Rice, in Israel on the second leg of a Middle East tour, maintained the Bush administration's position that a cease-fire must come with conditions that make an enduring peace for the region.

"I have no doubt there are those who wish to strangle a democratic and sovereign Lebanon in its crib," Rice said before meeting with Israeli Prime Minister Ehud Olmert in Jerusalem. "We, of course, also urgently want to end the violence." (Full story)

The violence looked likely to drag on with tough ground fighting as Israeli forces try to move village to village near the border, facing well-armed, determined Islamic militant guerrillas who have been digging in for years.

The U.S., which is pushing for the deployment of international and Lebanese troops in southern Lebanon to stop Hezbollah attacks on Israel, has angered many allies with its support of Israel and resistance to calls for an immediate cease-fire to the hostilities that began on July 12. On that day, Hezbollah militants captured two Israeli soldiers and killed three others in a raid on Israel's northern border.

Arabs will insist on an immediate cease-fire and for the Lebanese government to take control over the militant Hezbollah at an international meeting to be held in Rome on Wednesday, Jordanian Foreign Minister Abdul-Illah al-Khatib said.

Iranian President Mahmoud Ahmadinejad, whose nation is a major backer of Hezbollah and a sworn enemy of Israel, said the fighting could trigger "a hurricane" of broader fighting in the Middle East. (Full story)

German Defense Minister Franz Josef Jung said a cease-fire must be in place before any international troops are sent to Lebanon. Israel has suggested it would accept an international force — preferably from NATO — to ensure the peace in southern Lebanon, but Jung said after meeting his French and Polish counterparts that it was too early to say if the alliance, or a European Union force, could be put in place.

A top Hamas official in Syria said Israeli soldiers held by Hamas and Hezbollah will only be released as part of a prisoner swap.

The official, Mohammad Nazal, also raised the possibility of teaming up with Hezbollah to negotiate terms that would lead to the release of Palestinian and Lebanese prisoners in Israel in exchange for the three Israeli soldiers — two held by Hezbollah and one by Hamas.

About 300 Americans and 100 Russians, meanwhile, were feared stranded in the heart of Lebanon's war zone after a ship evacuating foreign nationals from the area left the hard-hit southern port of Tyre on Monday evening. U.S. officials also said the last scheduled evacuations of Americans from Lebanon would happen Wednesday. (Full story)

At the front Tuesday, an Israeli military official said troops had surrounded Bint Jbail, a town that has symbolic importance to Hezbollah as one of the centers of resistance to the Israeli occupation 1982-2000.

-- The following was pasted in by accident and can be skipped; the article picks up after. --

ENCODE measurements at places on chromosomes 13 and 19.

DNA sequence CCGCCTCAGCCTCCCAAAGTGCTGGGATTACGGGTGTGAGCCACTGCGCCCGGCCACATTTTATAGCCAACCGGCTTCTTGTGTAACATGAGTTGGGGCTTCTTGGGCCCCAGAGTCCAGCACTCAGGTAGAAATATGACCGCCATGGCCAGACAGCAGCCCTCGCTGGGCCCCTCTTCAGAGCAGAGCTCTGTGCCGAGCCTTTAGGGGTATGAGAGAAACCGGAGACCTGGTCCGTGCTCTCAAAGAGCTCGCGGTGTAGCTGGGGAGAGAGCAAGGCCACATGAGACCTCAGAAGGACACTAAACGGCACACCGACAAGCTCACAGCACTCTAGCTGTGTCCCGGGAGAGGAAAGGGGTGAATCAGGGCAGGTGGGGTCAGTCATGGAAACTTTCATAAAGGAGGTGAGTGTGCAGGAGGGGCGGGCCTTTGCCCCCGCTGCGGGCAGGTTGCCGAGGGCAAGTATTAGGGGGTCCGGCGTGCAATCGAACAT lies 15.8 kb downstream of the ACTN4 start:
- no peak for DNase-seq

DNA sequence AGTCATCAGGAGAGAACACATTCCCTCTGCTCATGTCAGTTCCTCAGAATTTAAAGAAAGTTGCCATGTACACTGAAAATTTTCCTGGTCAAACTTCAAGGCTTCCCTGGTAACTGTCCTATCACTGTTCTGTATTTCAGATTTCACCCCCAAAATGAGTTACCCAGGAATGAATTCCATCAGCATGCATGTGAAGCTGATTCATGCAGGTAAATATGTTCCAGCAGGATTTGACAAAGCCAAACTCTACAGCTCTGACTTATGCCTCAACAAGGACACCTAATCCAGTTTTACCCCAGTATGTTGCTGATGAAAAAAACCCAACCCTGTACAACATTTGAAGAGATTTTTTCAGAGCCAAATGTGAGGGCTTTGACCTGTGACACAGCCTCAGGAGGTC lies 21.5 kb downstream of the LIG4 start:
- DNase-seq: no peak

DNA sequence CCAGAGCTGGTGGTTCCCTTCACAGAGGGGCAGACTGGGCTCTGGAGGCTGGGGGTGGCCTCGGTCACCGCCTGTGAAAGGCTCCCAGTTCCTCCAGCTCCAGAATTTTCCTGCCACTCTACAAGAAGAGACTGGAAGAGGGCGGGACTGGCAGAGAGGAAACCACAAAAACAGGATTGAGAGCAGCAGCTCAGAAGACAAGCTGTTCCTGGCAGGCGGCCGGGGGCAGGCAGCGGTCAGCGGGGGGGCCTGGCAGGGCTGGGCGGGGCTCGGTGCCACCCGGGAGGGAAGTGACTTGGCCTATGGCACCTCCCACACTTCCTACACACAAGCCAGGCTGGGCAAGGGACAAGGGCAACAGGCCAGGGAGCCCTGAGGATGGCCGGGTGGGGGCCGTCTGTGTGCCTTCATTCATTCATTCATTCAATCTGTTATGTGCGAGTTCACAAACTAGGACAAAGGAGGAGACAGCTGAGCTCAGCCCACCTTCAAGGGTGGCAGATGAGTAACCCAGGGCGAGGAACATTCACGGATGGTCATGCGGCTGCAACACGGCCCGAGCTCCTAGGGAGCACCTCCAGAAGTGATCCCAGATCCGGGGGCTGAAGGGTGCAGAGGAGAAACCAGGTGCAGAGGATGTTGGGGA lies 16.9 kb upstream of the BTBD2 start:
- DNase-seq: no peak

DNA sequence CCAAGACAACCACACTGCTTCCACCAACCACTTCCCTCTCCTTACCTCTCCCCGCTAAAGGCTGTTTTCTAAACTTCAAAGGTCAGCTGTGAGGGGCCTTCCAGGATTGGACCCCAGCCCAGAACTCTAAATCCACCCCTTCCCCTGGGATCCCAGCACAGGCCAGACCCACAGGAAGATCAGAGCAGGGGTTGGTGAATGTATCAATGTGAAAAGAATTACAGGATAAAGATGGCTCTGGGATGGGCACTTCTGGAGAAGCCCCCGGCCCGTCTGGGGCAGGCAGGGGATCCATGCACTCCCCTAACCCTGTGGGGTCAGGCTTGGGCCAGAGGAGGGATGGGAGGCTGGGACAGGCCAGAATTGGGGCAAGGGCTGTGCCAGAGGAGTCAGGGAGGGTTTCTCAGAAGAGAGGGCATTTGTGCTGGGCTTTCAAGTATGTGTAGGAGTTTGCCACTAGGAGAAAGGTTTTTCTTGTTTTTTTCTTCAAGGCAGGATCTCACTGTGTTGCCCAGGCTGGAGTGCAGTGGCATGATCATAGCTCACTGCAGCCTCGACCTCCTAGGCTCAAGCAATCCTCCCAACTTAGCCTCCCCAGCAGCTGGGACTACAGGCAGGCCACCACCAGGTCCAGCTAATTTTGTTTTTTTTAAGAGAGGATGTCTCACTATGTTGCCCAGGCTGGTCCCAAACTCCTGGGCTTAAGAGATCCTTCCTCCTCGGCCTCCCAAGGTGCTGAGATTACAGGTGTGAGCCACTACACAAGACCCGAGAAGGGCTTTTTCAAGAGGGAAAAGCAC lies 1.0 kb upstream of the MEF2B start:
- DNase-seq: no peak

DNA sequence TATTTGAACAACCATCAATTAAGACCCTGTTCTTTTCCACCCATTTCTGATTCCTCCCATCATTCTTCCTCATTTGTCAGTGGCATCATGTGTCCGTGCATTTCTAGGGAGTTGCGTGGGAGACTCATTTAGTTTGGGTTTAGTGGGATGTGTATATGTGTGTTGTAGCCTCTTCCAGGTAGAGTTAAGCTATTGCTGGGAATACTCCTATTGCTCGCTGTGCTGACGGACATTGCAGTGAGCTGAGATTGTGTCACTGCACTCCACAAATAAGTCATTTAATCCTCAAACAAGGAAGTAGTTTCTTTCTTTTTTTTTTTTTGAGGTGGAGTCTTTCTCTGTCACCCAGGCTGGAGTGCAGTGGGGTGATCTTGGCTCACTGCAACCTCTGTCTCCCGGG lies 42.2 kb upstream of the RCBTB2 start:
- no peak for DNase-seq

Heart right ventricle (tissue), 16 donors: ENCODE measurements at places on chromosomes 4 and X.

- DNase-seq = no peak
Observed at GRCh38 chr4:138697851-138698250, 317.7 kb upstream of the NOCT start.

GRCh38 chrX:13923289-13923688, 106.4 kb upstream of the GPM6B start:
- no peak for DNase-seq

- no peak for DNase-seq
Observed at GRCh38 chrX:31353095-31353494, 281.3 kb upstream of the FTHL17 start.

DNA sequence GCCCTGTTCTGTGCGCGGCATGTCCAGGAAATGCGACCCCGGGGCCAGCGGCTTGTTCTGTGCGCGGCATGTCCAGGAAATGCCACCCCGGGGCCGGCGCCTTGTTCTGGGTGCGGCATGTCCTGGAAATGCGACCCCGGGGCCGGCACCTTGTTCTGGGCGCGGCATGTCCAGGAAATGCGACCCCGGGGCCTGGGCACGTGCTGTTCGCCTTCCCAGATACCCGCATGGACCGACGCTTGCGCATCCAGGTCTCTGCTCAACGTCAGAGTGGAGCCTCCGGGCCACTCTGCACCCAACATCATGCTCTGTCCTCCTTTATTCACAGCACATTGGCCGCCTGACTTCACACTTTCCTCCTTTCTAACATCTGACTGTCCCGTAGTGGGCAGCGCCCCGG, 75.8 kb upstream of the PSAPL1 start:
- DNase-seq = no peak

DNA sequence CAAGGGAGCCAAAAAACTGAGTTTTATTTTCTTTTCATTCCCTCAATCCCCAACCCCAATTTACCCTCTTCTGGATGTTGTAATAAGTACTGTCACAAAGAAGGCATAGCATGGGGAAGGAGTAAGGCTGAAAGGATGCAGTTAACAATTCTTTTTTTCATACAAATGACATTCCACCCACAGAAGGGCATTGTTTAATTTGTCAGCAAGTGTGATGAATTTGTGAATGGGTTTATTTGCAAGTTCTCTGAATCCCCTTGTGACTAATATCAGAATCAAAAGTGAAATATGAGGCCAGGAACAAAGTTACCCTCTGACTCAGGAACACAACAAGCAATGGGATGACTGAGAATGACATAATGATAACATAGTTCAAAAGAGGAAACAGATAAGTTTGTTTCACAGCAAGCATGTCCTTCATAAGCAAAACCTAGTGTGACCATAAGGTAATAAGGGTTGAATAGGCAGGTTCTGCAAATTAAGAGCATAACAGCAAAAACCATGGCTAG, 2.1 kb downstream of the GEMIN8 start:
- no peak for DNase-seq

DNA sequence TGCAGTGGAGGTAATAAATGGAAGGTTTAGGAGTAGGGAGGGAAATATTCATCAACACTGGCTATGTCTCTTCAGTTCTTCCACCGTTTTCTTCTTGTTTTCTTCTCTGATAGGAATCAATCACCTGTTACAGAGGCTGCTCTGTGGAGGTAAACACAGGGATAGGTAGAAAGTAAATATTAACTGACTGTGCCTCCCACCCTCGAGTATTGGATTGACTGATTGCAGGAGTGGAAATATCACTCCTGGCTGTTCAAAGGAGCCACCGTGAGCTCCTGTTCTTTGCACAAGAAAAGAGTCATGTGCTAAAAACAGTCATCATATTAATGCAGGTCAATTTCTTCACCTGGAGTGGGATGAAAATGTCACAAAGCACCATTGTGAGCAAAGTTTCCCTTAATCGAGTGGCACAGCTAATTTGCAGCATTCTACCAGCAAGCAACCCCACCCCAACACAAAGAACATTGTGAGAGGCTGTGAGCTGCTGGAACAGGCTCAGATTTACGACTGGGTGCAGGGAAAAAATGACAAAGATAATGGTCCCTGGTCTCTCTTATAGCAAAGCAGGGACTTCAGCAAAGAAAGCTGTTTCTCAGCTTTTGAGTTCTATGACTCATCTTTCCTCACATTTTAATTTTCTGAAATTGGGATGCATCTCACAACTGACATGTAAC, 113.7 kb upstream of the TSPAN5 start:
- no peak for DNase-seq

Israeli forces have seized some houses on the outskirts of the hilltop town since beginning the assault Monday, but do not yet control Bint Jbail, the official said, speaking on condition of anonymity as a press statement had not been issued.

Up to 200 Hezbollah guerrillas are believed to be defending the town, which lies about 2 1/2 miles north of the Israeli border. Hezbollah's Al-Manar TV reported the fighters were mounting a strong defense against elite Israeli troops who were trying to advance under "heavy bombardment."

In a pre-dawn raid, Israeli warplanes destroyed two neighboring houses in Nabatiyeh, which lies 16 miles north of Bint Jbail and has been heavily bombarded in the past few days.

In one house, a man and his wife and their son were killed, said the couple's daughter, Shireen Hamza, who survived. Three men died in the other house, she said.

While buried under the rubble for 15 minutes, "I just kept screaming, telling my parents to stay alive until help comes," she said. "My father kept saying to me in a weak voice, 'Shireen, stay awake. Don't sleep."'

Security officials said seven people were killed in the blast. But Nabatiyeh Hospital received six bodies from the strike, said Dr. Marwan Ghandour.

At least 70 rockets were fired at northern Israel, and a teenage girl was killed and three other people were injured in the Arab town of Maghar.

One rocket fired at the Israeli port city of Haifa hit a bus, another hit a house and two reportedly struck close to a hospital, injuring five people, witnesses and doctors said. One man died of a heart attack while running to a bomb shelter, Israel Radio said.

Rockets also hit the towns of Kiryat Shemona, Nahariya, Tiberias, Acre and Safed.

Israeli Brig. Gen. Udi Nehushtan also said Israel has destroyed 100-150 rocket launchers, adding that he couldn't say how many of Hezbollah's approximately 12,000 rockets have been destroyed. He also said "dozens" of Hezbollah fighters have been killed.

Mahmoud Komati, the deputy chief of the Hezbollah politburo, told The Associated Press that 25 of its fighters had been killed as of Monday, and the group said two more died in ground fighting Tuesday — raising the previously announced toll of 11.

Despite estimates of the number of Hezbollah militants that Israel claims were killed and the number that Hezbollah asserts were killed, there was no way to accurately determine the number or often distinguish between civilians and fighters.

The Lebanese Health Ministry said 369 civilians have been killed, not including the six people who died in Tuesday's airstrike. Twenty soldiers also have died in the fighting, and the 27 reported Hezbollah deaths brought the total to 422. The increase was due to wounded who died in the hospital.

Israel's death toll stands at 42, including 24 soldiers and 18 civilians, most killed by hundreds of rockets fired by Hezbollah.

Humanitarian efforts continued, and Olmert said Israel will allow the opening of safe passages for transporting aid to all areas of Lebanon.

FOX News' James Rosen and the Associated Press contributed to this report.